stores as anchors in mid-level malls where the rent is low, and refuse to spend
for national advertising.
Prevor says they live for when a customer says, "My family saved a thousand
dollars or two thousand dollars last year because you moved to our
neighborhood, and this meant I was able to get a car, that we were able to go
on vacation, that I was able to get presents for my kids at Christmas."
Still, a couple of years ago they wanted to attract new customers,
especially women. Howard Schacter, the chief partnership officer, suggested
they launch clothing lines with celebrities with whom various niches of
shoppers might identify. First up was Marbury, who would appeal to the
athletically inclined male customer the company already knew. It was also
important that his name would resonate with customers who wanted to save money.
"He had come from an impoverished background in Coney Island," said
Schacter. "He had a lot of brothers and sisters and knew what it was like not
to have the nickels to scrape together and buy new clothes."
Starbury brand scores
The collection of clothes and sneakers, called Starbury, was an instant
success in August 2006. A crucial element was the sneaker. At $14.98, it won
kudos for high quality for the price, allowing whole families to get cool
sneakers for less than one pair of Michael Jordan's or Kobe Bryant's.
Newspapers and television shows ran stories, Marbury made appearances in Steve
& Barry's stores, and Marbury has said that 3 million pairs sold in four months.
The next partnership involved Sarah Jessica Parker, whose line, called
Bitten, launched last June with magazine spreads and an appearance on "Oprah."
Chosen for her appeal to fashion-conscious women ages 15 to 49, with a sweet
spot among those in their 20s, Parker also came from humble beginnings and
understood people's aspirations to dress well on a budget. The collection's
bestselling item is a T-shirt with the slogan "Fashion is not a luxury."
Parker was so involved in the design process that she got on her hands and
knees, with pins in her mouth, at weekly fittings with models, said Scott
Hoffman, the head of design.
Venus Williams, another celebrity who loves fashion - she graduated from
design school in December - launched her EleVen line of casualwear and tennis
outfits in November after wearing prototypes during the U.S. Open. Williams,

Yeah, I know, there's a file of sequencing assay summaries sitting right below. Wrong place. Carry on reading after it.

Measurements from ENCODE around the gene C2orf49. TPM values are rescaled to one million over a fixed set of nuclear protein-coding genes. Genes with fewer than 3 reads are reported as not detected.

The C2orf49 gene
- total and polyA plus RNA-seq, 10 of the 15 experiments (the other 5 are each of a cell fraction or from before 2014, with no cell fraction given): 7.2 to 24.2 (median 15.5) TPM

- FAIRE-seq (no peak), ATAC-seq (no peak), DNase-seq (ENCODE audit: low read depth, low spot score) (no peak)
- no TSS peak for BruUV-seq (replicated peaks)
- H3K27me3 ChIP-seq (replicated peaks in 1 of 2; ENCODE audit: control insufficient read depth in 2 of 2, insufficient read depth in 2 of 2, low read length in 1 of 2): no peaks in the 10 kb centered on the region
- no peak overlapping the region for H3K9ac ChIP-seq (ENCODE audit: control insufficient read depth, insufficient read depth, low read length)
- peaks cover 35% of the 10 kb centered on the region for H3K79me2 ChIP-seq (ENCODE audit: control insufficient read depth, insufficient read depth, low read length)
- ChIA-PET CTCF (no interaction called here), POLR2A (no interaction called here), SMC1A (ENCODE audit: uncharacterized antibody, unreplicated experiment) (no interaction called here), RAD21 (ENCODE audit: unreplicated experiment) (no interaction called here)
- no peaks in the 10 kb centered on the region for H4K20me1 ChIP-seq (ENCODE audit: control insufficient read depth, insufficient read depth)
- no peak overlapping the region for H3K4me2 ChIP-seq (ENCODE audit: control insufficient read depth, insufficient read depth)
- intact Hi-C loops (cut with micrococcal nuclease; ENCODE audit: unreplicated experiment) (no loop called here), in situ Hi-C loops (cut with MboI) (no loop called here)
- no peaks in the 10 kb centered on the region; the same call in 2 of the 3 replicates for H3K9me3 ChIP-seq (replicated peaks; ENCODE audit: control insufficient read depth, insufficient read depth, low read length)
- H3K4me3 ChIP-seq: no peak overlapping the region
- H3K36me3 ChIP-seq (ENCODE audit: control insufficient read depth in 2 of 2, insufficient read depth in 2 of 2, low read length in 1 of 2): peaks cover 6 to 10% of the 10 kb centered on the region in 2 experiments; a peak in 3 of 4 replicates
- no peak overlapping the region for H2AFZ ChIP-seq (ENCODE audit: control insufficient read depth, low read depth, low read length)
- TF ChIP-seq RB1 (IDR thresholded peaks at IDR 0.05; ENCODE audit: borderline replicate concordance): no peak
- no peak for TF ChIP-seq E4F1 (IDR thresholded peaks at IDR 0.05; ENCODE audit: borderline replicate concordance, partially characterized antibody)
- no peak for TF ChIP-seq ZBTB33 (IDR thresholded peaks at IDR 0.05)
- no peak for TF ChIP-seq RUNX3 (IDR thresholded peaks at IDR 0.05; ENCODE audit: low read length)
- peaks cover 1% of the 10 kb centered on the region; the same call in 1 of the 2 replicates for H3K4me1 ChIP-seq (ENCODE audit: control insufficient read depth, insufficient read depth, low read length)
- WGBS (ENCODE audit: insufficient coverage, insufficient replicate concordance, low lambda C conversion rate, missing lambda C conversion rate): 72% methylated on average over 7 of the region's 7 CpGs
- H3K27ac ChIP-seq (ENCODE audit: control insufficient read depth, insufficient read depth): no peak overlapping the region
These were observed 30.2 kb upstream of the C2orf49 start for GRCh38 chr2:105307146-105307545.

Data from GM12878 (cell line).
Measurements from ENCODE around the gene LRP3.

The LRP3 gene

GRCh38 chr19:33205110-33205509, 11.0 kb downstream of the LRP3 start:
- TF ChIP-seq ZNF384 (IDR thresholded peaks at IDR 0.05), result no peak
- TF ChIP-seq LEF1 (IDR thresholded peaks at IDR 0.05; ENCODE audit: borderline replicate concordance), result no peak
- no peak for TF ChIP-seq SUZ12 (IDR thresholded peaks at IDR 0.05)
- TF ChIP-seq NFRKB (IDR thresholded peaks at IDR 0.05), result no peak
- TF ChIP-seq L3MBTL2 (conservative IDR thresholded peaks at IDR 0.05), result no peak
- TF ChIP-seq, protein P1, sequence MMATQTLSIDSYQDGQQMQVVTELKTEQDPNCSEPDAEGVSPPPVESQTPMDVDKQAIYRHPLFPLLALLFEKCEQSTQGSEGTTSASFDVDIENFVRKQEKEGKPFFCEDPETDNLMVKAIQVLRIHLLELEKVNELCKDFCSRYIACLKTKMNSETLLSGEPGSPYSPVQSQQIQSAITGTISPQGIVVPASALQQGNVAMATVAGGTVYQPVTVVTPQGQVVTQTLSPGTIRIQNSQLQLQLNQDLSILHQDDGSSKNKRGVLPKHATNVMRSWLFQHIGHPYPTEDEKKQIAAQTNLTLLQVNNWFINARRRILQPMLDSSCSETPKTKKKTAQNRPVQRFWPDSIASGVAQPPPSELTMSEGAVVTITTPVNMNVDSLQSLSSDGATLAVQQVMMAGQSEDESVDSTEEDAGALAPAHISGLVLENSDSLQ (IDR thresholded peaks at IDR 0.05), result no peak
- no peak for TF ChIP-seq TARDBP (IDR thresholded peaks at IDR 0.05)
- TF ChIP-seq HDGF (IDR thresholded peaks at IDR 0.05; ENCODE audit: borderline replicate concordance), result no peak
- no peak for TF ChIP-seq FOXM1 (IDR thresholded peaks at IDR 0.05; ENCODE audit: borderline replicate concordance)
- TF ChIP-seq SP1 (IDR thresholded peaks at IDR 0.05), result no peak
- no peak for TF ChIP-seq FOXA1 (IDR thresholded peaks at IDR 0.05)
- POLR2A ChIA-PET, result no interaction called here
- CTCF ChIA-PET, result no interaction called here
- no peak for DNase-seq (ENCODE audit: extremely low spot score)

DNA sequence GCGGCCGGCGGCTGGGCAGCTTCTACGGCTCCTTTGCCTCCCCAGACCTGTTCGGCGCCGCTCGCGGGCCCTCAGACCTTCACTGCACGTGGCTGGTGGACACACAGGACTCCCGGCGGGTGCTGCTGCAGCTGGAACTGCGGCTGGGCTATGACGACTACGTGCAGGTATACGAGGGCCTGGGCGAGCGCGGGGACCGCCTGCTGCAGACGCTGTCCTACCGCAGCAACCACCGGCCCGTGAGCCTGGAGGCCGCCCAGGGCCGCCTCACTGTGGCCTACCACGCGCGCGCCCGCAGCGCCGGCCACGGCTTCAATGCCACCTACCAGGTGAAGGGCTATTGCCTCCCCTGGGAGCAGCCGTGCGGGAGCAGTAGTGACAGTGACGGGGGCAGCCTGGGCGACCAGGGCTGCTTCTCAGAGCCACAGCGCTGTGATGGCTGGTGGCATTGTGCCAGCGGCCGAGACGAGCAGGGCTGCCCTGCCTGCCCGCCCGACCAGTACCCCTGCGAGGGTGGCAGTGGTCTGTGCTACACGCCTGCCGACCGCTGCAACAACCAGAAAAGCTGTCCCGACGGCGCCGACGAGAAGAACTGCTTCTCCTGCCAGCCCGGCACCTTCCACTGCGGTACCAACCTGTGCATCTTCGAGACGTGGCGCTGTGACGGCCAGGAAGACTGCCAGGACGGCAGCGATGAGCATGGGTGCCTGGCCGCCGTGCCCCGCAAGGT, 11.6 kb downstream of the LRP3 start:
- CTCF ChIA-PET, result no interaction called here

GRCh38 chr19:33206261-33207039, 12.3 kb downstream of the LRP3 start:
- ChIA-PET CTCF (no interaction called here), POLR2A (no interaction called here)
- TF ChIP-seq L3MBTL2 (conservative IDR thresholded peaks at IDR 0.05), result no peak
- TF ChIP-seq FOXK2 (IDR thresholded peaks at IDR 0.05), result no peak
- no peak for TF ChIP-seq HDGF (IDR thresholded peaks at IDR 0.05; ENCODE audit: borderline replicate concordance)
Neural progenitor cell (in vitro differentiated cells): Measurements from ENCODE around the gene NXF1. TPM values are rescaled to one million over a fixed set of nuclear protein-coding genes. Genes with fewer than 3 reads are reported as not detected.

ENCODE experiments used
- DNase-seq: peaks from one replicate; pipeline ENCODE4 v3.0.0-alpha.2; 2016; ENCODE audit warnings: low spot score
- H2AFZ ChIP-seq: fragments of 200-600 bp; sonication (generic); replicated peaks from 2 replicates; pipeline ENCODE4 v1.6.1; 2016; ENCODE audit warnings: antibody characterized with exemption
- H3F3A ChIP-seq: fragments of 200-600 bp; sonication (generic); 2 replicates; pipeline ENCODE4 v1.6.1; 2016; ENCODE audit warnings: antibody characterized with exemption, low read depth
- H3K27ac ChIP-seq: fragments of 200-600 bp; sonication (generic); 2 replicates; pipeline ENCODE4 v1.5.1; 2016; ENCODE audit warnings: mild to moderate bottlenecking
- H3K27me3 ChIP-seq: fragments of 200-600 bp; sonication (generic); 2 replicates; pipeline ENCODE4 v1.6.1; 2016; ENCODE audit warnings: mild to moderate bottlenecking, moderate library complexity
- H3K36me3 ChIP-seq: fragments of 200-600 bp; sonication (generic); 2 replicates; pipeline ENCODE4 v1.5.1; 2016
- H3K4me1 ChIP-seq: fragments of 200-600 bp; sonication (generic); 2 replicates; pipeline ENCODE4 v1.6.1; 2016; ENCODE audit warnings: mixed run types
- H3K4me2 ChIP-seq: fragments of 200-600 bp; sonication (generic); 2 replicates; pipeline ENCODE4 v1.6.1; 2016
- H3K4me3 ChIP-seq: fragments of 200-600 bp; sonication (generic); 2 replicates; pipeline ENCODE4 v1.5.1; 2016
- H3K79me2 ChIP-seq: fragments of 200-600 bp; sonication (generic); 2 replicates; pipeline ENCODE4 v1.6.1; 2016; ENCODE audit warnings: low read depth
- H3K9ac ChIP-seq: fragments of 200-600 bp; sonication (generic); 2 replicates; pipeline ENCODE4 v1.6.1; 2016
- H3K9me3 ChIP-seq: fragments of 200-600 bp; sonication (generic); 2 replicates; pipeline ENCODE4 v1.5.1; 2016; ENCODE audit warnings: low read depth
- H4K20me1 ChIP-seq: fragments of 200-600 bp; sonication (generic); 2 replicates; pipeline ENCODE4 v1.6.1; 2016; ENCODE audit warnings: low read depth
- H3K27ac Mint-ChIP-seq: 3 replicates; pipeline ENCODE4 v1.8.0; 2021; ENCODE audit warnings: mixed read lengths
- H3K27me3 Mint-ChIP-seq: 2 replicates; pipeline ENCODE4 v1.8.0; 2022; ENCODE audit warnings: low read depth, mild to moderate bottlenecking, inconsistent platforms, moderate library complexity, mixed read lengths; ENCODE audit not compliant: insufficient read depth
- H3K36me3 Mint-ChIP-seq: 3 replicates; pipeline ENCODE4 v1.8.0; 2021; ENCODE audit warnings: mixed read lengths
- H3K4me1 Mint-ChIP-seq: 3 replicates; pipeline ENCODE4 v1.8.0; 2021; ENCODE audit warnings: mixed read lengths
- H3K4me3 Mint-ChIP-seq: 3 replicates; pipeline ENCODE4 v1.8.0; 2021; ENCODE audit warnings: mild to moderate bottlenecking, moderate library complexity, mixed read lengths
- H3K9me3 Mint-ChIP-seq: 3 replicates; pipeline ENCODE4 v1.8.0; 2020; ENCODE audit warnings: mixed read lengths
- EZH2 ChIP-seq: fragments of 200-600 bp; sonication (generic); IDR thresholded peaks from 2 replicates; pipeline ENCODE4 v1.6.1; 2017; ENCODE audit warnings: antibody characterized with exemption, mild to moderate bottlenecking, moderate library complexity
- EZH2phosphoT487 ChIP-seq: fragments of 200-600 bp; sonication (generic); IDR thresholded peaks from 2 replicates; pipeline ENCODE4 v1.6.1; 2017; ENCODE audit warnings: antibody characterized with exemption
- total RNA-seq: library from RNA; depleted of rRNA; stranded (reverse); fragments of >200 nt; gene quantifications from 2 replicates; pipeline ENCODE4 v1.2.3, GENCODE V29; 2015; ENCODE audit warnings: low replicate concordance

who grew up in a tough neighborhood, said she enjoyed meeting people at store
events. "I felt a genuine appreciation from a range of customers," she said by
e-mail, "from families with young children to women of all ages."
Other Steve & Barry's celebrities include basketball player Ben Wallace,
golfer Bubba Watson, teen star Bynes, and Laird Hamilton, the surfer and
extreme athlete whose upcoming surf and skate line will target young male
shoppers this spring. Taken together, the celebrity lines have provided Steve &
Barry's with media attention that might have cost $100 million in 2007 if the
company took out ads, according to Barry Janoff, executive editor of Brandweek.
Visit a Steve & Barry's store, and it's clear the message is getting
through. Dominating the spacious layouts, bright lighting and wooden floors at
the shop in the Manhattan Mall in Herald Square are banks of overhead TV
screens playing videos of the celebrities giving testimonials on their
"This is a bargain, just an everyday T-shirt, nothing much," shrugged Ann
McCosker, a 33-year-old tourist from London who was buying a $9 Bitten top
because she had heard about Parker's collection.
But Mary Brown, a 39-year-old mother from Queens, was more emotional about
the Starbury sneakers she had bought on sale for $9 for her son. "It's really,
really good because the cost of living is so high and your paycheck stays the
same," she said. "Look at Michael Jordan. His sneakers are $200. This is a
In 1985, Steve Shore and Barry Prevor opened a college apparel store at the
University of Pennsylvania. It led to expansion at colleges across the U.S.